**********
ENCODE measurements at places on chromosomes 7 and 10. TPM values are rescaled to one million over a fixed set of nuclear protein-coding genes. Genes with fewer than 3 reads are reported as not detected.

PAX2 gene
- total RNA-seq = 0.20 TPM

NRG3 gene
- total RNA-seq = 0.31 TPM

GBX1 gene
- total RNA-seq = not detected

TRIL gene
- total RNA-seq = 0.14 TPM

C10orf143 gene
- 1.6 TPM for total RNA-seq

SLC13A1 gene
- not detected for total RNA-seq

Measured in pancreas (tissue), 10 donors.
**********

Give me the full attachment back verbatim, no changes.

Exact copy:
ENCODE measurements at places on chromosomes 7 and 10. TPM values are rescaled to one million over a fixed set of nuclear protein-coding genes. Genes with fewer than 3 reads are reported as not detected.

PAX2 gene
- total RNA-seq = 0.20 TPM

NRG3 gene
- total RNA-seq = 0.31 TPM

GBX1 gene
- total RNA-seq = not detected

TRIL gene
- total RNA-seq = 0.14 TPM

C10orf143 gene
- 1.6 TPM for total RNA-seq

SLC13A1 gene
- not detected for total RNA-seq

Measured in pancreas (tissue), 10 donors.